Tragically, like all freedom fighters his life came to an end in January 20, 1973, at the hands of Portuguese colonial masters and its puppets. Amílcar is best remembered by his classmates and friends as a person of hard work ethic, a great sense of humour, and ability to make friends.
Steve Biko(18 December 1946 – 12 September 1977), is remembered for his role in fighting apartheid. Best known for the “Black Conscious Movement” and slogans like “Black is beautiful.” The boy was born to parents Mzingayi Mathew and Alice 'Mamcete' Biko in Ginsberg Township , in the present-day Eastern Cape province of South Africa. He attended Brownlee Primary School and Charles Morgan Higher Primary School. Later attended the Lovedale High School in 1964, but was soon expelled for his political views. His brother, Khaya said concerning Biko ‘‘Steve was expelled for absolutely no reason at all. But in retrospect I welcome the South African government’s gesture of exposing a really good politician. I had unsuccessfully tried to get Steve interested in politics. The police were able to do in one day what had eluded me for years. This time the great giant was awakened.”
Biko was a bright student and passed with very great grades. He was admitted to Durban Medical School at the University of Natal Non European section (UNNE) in 1966. During that time he helped found the South African Students' Organisation (SASO), which later became the “Black Consciousness Movement.” The BCM aims of the organisation was to install a sense of self- determination through community-upliftment projects. In 1972, he was expelled for his political activity. The following year he was banned by the apartheid regime. In the following years he met Donald Woods , the editor of Daily Dispatch and became best friends. In 1975 Steve was arrested and detained for approximately 137 days. However, he was not charged or put on trial. Around 12 September 1977, Biko was reported dead. According to several accounts, he stripped naked and viciously beaten and sustained serious head injuries. South African History Online: “Lang did not object when police said they were driving Steve to Pretoria, 700km away. This they did, on 11 September, in the back of a van, with Steve still naked, frothing at the mouth, and unable to speak. In Pretoria, a district surgeon examined Steve and tended to him, but it was too late.”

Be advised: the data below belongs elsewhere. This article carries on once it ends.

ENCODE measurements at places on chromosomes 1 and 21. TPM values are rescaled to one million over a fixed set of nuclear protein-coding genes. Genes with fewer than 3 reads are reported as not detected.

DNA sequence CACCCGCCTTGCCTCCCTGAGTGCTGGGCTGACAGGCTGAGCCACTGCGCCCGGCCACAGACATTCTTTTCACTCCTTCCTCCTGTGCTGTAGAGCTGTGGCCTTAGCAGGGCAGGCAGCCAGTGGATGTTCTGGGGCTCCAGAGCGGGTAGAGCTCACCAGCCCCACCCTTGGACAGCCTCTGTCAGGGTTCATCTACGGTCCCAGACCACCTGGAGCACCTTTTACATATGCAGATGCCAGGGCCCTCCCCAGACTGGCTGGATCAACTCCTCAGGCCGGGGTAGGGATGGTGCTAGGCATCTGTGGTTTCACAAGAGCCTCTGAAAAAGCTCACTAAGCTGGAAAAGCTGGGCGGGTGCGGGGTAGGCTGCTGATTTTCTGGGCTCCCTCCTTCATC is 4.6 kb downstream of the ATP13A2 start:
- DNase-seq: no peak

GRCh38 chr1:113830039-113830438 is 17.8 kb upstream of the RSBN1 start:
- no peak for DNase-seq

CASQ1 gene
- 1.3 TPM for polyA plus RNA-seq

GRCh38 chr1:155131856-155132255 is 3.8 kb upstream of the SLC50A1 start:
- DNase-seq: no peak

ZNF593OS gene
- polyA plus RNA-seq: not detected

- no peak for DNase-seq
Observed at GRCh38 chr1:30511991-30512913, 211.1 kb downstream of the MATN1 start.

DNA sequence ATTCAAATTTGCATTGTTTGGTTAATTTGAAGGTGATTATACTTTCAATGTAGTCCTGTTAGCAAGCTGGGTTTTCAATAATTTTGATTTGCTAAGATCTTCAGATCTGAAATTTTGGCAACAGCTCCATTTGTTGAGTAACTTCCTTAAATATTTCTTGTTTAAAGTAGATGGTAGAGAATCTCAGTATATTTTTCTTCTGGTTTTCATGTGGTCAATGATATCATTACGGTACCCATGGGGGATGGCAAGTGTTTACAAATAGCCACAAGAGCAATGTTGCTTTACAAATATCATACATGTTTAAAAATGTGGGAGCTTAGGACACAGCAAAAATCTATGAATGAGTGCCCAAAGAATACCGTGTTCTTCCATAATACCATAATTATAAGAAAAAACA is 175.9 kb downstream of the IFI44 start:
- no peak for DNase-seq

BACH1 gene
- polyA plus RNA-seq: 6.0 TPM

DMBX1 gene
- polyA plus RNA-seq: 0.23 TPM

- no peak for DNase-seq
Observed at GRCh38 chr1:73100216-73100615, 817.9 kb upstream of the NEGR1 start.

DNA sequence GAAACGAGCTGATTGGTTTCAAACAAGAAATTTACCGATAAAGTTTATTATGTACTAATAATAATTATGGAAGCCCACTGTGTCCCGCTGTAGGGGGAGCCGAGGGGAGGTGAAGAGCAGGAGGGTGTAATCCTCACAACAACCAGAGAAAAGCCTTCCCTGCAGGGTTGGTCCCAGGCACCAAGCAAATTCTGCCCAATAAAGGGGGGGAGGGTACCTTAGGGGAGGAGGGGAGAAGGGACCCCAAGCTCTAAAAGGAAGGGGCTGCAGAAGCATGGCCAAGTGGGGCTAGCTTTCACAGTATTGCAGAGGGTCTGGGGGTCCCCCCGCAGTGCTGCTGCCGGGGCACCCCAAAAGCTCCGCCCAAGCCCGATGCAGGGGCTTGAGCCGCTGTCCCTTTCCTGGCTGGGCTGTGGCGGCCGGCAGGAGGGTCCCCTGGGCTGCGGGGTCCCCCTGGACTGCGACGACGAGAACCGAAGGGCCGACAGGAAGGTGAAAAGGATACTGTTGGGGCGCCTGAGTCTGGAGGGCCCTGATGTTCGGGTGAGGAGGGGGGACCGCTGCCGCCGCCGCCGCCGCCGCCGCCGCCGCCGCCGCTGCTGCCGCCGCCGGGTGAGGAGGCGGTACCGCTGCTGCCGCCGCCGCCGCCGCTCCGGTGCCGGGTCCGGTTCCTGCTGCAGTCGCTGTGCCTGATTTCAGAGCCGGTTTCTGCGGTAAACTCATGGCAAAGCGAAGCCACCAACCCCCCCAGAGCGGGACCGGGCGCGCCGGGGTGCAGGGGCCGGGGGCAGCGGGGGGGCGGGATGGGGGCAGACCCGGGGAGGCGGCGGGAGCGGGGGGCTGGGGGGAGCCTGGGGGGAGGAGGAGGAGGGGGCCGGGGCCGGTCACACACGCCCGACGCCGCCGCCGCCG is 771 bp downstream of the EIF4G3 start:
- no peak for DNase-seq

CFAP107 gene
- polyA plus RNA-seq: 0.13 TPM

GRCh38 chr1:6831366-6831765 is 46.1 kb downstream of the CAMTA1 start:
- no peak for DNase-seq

Steve Biko was one of the greatest anti-apartheid activists who was on a mission to liberate both the mind and body of an African. Yet, he ended up dead for simply resisting the Nazikaner government. We might have lost him, but his words and actions are still visible in our lives. After waging a hard and brutal battle. With this, we release Biko to rest.
1. ChickenBones: A Journal. “Amilcar Cabral.” http://www.nathanielturner.com/amilcarcabral.htm (last accessed 20 July 2016).
2. South African History Online. “Stephen Biko.”http://www.sahistory.org.za/people/stephen-bantu-biko ( last accessed 25 July 2016).